Picks and prospects will prove to be valuable commodities leading up to the NHL trade deadline. GMs of teams that emerge as buyers (seemingly the vast majority of the league) might have to dangle key assets to land the perceived difference making players they desire in their quest to hoist hockey’s Holy Grail.
In no way am I stating either of these prospects will be dealt. While trade speculation is a guilty pleasure of many a hockey fan and hockey writer, I am not a proponent of meaningless trade rumour generating. I’ll leave that to many of the self-appointed hockey insiders.
The following are clever mockings of those who come out of the woodwork and claim to have a pulse on the inner workings of NHL squads:
- How to Make Yourself an NHL Twitter “Insider”: the E.K.L.U.N.D. System (On The Forecheck)
- NHL Fake Trades
The Trend: Dealing Picks Versus Prospects
The trend seems to be dealing draft picks rather than prospects as organizations make deadline deals. One possibility is that drafted prospects already have an established rapport with the team that drafted them, making it easier to deal a commodity that has yet to have a name attached to it. With any given prospect they would have by now had a hand, in some form or another, in their developmental process.
The bar has been already set by some of the intriguing trades that have already occurred. (See THW Trade Deadline coverage)
The Coveted 2nd Round Pick
It is no revelation that a second round pick can be very valuable. We’ve seen a number of these trades hands already leading up to the trade deadline (two each for Douglas Murray and Robyn Regehr) Two examples from 11 and 6 years ago at the trade deadline spring to mind (NHL.com):
Cammelleri, a stealthy sniper, may find himself a key piece for a buyer at this year’s trade deadline
2. March 9, 2006 – Boston acquired C MARTY REASONER, C YAN STASTNY and a second-round pick in the 2006 Entry Draft (LW MILAN LUCIC) from Edmonton for LW SERGEI SAMSONOV.
The Bruins took full advantage of acquiring the 50th overall pick by selecting Lucic, who was instrumental in bringing the Stanley Cup to Boston just five years later. The power forward continues to be a load to contend with for opposing defenders.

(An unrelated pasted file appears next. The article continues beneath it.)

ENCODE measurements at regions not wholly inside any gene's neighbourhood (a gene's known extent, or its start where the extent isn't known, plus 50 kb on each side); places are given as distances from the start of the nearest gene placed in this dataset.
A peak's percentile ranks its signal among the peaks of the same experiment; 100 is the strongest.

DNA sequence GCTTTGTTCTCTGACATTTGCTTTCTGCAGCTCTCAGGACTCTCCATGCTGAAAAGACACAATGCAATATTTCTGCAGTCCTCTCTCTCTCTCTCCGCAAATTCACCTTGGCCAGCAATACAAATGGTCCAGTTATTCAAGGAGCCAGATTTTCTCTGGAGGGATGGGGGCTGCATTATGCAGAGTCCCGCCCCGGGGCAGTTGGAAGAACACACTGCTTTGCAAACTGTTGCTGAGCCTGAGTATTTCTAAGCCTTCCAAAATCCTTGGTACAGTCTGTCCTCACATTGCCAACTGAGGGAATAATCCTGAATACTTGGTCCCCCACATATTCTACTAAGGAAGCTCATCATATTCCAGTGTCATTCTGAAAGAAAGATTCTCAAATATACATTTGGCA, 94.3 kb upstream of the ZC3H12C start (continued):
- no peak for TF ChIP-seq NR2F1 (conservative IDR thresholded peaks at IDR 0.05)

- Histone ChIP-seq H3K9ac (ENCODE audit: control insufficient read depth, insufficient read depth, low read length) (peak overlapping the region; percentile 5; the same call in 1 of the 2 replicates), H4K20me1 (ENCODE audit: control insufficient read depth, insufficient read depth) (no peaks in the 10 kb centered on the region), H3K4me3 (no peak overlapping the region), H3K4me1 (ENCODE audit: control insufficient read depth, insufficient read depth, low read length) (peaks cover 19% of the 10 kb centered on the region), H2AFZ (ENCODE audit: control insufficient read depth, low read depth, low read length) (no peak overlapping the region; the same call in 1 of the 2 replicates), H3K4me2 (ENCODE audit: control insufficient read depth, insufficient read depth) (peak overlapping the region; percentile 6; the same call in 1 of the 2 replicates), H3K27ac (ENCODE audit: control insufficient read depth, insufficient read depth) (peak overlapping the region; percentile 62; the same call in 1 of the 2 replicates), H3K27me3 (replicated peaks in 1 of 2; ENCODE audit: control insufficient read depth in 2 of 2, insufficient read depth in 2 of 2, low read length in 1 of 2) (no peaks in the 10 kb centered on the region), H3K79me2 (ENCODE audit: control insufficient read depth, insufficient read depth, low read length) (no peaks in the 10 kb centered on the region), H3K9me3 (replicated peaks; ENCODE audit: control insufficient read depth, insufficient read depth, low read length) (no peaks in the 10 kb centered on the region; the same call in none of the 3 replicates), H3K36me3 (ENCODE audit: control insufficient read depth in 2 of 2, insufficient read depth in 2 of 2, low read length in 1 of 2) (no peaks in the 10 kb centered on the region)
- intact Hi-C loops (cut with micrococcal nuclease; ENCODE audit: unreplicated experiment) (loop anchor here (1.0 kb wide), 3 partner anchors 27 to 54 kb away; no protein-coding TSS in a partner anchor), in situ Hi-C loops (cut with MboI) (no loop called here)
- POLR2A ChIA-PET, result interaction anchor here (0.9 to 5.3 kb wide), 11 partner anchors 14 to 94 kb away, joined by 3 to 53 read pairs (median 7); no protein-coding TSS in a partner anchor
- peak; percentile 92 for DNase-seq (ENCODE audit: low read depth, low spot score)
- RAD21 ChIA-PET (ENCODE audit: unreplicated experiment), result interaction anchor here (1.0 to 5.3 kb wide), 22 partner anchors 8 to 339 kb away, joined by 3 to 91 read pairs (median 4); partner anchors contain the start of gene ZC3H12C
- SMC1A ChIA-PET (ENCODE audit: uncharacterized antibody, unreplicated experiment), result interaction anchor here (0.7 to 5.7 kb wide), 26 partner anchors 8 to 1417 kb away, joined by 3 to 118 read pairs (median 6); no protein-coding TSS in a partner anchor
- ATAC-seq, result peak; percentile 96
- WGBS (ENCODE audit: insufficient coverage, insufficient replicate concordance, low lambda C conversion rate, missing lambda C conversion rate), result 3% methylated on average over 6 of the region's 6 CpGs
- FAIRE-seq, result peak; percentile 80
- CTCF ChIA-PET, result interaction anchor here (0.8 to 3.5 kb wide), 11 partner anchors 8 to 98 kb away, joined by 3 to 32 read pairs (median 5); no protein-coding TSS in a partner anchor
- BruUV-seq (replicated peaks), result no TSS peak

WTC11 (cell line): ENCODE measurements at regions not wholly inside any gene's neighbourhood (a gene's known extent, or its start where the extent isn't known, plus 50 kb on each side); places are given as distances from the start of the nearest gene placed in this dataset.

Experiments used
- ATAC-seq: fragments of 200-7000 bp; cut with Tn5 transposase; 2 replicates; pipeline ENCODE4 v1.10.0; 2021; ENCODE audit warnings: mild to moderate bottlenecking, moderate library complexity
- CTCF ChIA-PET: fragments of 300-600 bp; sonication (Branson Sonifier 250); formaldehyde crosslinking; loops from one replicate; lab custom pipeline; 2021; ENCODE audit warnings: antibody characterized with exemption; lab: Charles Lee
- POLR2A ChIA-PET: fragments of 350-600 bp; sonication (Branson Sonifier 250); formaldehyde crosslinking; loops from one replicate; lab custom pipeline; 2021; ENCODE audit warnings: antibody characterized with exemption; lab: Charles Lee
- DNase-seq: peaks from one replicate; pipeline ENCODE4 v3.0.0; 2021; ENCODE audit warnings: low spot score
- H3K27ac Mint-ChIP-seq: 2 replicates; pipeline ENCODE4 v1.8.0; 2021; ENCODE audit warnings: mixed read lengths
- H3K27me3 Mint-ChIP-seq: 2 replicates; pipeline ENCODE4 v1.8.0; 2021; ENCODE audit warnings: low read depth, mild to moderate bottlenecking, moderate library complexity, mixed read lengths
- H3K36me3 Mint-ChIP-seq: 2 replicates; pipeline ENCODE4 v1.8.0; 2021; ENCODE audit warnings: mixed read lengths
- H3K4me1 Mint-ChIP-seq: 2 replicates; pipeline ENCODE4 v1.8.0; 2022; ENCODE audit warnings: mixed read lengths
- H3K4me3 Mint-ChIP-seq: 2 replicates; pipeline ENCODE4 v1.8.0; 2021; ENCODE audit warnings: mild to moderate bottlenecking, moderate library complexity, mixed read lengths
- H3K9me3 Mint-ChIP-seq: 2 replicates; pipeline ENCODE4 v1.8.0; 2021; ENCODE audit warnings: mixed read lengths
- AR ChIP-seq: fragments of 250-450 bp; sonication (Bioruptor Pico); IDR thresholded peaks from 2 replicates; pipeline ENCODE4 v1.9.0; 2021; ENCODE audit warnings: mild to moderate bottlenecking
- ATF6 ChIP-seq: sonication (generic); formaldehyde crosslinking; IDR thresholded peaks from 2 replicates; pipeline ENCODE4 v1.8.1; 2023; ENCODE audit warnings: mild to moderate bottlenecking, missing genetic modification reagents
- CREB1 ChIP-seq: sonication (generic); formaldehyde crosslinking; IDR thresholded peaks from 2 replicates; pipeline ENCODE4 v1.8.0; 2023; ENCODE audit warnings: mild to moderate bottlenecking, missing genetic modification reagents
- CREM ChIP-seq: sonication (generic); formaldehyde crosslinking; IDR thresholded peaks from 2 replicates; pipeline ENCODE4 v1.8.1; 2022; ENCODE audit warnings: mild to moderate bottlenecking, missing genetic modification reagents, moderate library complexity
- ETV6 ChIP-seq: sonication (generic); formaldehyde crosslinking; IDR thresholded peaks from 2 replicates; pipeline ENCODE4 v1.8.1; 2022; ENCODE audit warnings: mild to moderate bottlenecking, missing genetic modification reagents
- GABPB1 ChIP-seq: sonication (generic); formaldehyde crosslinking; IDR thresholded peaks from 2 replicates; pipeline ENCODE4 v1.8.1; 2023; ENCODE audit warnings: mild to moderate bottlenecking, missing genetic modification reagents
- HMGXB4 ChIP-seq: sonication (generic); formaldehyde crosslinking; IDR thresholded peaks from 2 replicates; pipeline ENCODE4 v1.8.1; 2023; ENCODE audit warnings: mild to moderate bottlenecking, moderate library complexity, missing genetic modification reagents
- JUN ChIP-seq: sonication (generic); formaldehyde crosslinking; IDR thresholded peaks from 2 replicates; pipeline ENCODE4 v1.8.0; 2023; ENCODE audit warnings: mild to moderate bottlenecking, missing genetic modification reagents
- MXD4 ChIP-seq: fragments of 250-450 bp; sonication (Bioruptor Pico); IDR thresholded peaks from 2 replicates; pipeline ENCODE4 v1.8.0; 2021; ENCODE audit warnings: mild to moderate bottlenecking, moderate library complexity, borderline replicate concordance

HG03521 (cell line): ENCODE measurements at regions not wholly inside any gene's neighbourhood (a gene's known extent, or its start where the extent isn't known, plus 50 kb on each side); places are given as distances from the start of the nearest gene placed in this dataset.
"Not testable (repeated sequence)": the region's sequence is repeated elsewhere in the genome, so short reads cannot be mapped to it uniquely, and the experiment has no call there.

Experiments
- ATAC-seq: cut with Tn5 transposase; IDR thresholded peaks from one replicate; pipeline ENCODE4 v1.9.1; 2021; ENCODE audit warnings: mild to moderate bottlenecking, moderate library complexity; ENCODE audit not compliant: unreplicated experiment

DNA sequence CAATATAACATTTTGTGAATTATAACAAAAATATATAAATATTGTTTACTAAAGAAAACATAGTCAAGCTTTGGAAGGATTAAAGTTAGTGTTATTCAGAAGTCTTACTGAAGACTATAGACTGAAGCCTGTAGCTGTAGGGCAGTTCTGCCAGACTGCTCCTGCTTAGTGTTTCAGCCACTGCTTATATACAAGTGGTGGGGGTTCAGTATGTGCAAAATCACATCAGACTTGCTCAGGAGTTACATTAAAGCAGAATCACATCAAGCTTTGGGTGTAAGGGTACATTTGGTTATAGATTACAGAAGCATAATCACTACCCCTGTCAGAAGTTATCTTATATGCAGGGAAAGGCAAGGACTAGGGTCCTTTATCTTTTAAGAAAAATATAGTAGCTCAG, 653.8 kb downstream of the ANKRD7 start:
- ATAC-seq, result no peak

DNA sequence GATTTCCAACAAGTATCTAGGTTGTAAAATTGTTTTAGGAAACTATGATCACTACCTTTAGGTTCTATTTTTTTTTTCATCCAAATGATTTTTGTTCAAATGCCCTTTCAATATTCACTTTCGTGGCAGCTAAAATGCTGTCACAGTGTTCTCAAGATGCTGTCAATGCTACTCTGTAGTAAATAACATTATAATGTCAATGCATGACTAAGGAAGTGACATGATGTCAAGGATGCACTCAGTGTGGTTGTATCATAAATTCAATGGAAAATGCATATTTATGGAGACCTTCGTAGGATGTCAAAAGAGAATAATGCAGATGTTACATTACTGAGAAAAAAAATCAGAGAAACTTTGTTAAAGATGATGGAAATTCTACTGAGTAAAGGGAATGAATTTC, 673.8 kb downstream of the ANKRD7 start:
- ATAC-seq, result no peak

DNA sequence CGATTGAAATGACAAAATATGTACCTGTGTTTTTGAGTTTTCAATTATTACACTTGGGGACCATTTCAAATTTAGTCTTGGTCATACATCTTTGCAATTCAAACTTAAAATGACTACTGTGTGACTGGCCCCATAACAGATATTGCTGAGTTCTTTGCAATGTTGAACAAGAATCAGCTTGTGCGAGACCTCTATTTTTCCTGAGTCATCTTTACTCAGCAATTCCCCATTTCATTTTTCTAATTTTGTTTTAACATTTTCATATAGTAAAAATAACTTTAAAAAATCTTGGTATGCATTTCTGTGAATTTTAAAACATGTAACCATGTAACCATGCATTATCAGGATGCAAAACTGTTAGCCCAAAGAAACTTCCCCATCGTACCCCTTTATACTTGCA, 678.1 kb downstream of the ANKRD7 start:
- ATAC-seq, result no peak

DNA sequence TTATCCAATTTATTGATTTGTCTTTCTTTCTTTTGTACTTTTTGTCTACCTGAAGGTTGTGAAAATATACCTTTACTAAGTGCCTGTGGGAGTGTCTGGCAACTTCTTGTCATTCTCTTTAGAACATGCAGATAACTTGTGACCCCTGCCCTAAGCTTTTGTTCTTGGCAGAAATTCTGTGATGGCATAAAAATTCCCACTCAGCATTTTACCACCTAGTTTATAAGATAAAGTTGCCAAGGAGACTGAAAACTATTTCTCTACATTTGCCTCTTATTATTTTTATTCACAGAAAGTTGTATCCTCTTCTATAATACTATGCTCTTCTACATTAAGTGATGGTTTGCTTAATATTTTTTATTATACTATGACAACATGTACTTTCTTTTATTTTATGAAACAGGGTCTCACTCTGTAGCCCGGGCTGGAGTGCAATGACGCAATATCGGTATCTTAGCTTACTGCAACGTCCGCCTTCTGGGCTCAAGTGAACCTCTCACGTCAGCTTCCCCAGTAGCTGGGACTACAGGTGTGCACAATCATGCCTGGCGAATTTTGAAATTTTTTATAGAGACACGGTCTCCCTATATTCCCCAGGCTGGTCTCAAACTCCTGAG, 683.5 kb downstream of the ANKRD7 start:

Here’s a few more examples:
A Dose Of Reality
Rarely does a blockbuster trade at D-day translate into a successful run to hoist Lord Stanley’s Cup. GMs contemplating making the biggest of splashes in the coming days must be weighing out their options, although somebody somewhere will surely think that this time will be different.
If teams do decide to port prospects rather than draft picks to different postal and zip codes, here’s a glance at ten prospects (in alphabetical order by surname) that may find themselves changing allegiances come April 3rd.
NHL Trade Deadline: Ten Tempting Prospects
(Click on players name for up-to-date stats and/or profiles)
- Sebastian Collberg, F (Montreal Canadiens)
As I reported in my The Next Ones profile and interview with Collberg leading up to the 2012 NHL draft:
“He is first and foremost, a goal-scorer. The Swedish sniper possesses high-end hockey instincts, able to create his own chances. Augmenting his pro-calibre shot is his speed and skating. Collberg is seemingly effortless out of the blocks and has very good top end speed. He is also quite agile on his skates.
The Collberg hockey story continues to build as to go along with the aforementioned shot and skating ability, Sebastian is a calm and collected competitor. He has good puck skills and when presented with a breakaway or shootout attempt, he has tremendous confidence in his ability to find twine. As well, Collberg has shown the ability to play at his best, the bigger the hockey stage.”
- Martin Gernat, D (Edmonton Oilers)
The Oilers may have to part with one of their Twin Tower Martins on Defense, leaving Marincin in the fold, to strength the squad to truly contend for a playoff spot in the NHL’s wild, wild, Western Conference.